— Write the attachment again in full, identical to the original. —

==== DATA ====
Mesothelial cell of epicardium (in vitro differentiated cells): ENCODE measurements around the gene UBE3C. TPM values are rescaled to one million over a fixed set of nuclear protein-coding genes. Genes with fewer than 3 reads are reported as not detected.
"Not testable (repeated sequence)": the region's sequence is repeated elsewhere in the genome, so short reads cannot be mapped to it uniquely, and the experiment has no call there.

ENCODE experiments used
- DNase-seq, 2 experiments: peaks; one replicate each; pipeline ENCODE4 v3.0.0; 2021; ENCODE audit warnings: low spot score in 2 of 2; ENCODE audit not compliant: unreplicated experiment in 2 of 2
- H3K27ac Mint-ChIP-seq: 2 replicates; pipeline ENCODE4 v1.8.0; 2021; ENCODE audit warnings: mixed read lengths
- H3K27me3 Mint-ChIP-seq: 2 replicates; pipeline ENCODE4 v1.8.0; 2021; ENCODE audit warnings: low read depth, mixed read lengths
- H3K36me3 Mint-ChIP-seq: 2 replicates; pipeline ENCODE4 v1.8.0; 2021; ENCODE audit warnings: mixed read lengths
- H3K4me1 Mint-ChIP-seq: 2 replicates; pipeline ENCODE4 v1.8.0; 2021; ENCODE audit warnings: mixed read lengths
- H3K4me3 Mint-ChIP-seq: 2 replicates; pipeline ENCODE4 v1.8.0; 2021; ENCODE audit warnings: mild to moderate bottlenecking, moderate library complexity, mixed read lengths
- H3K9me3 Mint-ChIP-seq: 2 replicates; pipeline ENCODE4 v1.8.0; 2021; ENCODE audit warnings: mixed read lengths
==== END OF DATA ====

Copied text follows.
Mesothelial cell of epicardium (in vitro differentiated cells): ENCODE measurements around the gene UBE3C. TPM values are rescaled to one million over a fixed set of nuclear protein-coding genes. Genes with fewer than 3 reads are reported as not detected.
"Not testable (repeated sequence)": the region's sequence is repeated elsewhere in the genome, so short reads cannot be mapped to it uniquely, and the experiment has no call there.

ENCODE experiments used
- DNase-seq, 2 experiments: peaks; one replicate each; pipeline ENCODE4 v3.0.0; 2021; ENCODE audit warnings: low spot score in 2 of 2; ENCODE audit not compliant: unreplicated experiment in 2 of 2
- H3K27ac Mint-ChIP-seq: 2 replicates; pipeline ENCODE4 v1.8.0; 2021; ENCODE audit warnings: mixed read lengths
- H3K27me3 Mint-ChIP-seq: 2 replicates; pipeline ENCODE4 v1.8.0; 2021; ENCODE audit warnings: low read depth, mixed read lengths
- H3K36me3 Mint-ChIP-seq: 2 replicates; pipeline ENCODE4 v1.8.0; 2021; ENCODE audit warnings: mixed read lengths
- H3K4me1 Mint-ChIP-seq: 2 replicates; pipeline ENCODE4 v1.8.0; 2021; ENCODE audit warnings: mixed read lengths
- H3K4me3 Mint-ChIP-seq: 2 replicates; pipeline ENCODE4 v1.8.0; 2021; ENCODE audit warnings: mild to moderate bottlenecking, moderate library complexity, mixed read lengths
- H3K9me3 Mint-ChIP-seq: 2 replicates; pipeline ENCODE4 v1.8.0; 2021; ENCODE audit warnings: mixed read lengths